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I'm Jennifer, and I'm an Occasional Genealogist... sort of. For over ten years I've been a professional genealogist. I started researching my own family nearly 30 years ago. Like many of you, I started as an Occasional Genealogist. I had to squeeze research in while in school and while working full-time. Then I got my first genealogy job and for awhile, it was genealogy all the time. Now I have two kids. I do other people's genealogy constantly but my own? Coming up with ways to do great genealogy, despite all the interruptions, is now mandatory.

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Simple DNA Project Tracking Form for Evernote

As part of my post "Is DNA the 'Magic Bullet' for OGs," I'm providing another Evernote form for Freebie Friday. This is a super simple form (table) to keep track of a select set of test information. When I say simple, I mean simple. It does not keep track of any DNA information, just identifying information and relationships. I use this as a quick reference for test ids. I also keep a handful of other information I might want to see when deciding who to include and what analysis tool to use.

Part of the reason this is so simple is it is a table, not a spreadsheet. That means it cannot be sorted (i.e. reordered). Most of the tracking you'd want to do related to DNA, even tracking correspondence, would be better done in a spreadsheet or database. Then you can filter and sort and possibly do more, depending on your skills.
Here is how I use this form.


I enter the person's real name IF I know it. The project I initially created this for involved a core set of tests from researchers I've known since before any kind of DNA testing was available. It is also easier in correspondence to refer to an administered test by the testee's name rather than "the test you administer A000000" which just takes more time. If you need to compose an email on a mobile device, you will be glad to use a name rather than a wordy description.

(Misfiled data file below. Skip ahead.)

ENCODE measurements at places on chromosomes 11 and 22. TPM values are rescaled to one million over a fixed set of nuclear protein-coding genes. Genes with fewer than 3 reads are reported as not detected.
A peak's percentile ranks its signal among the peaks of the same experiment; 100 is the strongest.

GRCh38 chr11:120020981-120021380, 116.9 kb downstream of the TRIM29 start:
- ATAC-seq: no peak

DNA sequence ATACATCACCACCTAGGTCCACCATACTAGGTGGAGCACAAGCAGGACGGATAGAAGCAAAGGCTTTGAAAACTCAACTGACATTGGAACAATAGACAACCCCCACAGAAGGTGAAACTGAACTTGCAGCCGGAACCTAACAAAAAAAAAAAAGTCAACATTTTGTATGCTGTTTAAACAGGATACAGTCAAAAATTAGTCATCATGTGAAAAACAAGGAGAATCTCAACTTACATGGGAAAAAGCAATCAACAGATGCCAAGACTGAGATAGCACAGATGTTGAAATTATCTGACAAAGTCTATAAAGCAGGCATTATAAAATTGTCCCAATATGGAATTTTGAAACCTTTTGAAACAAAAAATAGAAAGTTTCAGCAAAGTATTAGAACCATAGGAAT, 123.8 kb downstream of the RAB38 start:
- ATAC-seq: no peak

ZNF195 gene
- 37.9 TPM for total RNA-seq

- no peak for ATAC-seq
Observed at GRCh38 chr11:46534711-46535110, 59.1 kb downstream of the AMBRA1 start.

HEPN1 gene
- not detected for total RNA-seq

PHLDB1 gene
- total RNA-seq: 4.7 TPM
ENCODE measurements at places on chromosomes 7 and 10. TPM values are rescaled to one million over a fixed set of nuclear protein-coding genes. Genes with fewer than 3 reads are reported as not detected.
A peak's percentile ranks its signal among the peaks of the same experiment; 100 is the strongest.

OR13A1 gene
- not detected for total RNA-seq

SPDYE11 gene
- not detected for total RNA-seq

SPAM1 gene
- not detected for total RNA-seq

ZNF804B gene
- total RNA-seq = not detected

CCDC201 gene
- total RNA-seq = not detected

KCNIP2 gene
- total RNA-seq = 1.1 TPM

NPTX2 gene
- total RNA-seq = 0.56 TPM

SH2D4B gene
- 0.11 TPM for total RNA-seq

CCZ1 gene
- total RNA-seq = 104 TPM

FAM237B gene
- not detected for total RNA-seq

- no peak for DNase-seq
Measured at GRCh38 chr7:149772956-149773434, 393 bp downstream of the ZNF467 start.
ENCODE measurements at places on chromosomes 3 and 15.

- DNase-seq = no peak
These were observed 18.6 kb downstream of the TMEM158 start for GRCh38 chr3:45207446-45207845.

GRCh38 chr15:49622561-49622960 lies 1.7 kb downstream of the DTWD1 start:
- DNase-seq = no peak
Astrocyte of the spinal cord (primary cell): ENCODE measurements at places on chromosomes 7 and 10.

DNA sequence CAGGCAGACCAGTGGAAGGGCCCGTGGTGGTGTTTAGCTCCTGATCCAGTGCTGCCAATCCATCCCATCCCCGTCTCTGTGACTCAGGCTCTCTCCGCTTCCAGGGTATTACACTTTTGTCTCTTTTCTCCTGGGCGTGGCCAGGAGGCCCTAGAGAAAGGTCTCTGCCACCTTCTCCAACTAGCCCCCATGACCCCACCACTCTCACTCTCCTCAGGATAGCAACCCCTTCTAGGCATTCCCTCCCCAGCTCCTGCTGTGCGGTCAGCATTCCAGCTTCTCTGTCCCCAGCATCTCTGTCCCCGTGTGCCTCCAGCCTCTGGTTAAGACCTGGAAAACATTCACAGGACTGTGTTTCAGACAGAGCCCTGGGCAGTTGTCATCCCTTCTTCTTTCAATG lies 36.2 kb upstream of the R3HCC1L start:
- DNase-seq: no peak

Ancestry User Name

This is not JUST their AncestryDNA user name. Trees are often available on Ancestry.com even if the person tested elsewhere. I record their Ancestry.com user name but I make a note if they have not tested there.

FTDNA "name"

Family Tree DNA doesn't show you the test ids so you have to identify people by the "name" they listed. If I know their number and they don't have a GEDmatch id, I also enter it but it won't help on the FTDNA site.

GEDmatch ID

Enter their GEDmatch ID. I don't worry about their GEDmatch user name or email on this form because I only need their id to run any tools. Remember, this isn't a correspondence log or spreadsheet of results. I keep it simple so I can see info "at a glance."

For the previous three columns, I "browse" these to see where people have tested. I want to see the GEDmatch column filled in so I use this to consider who to email and ask about/suggest GEDmatch, too.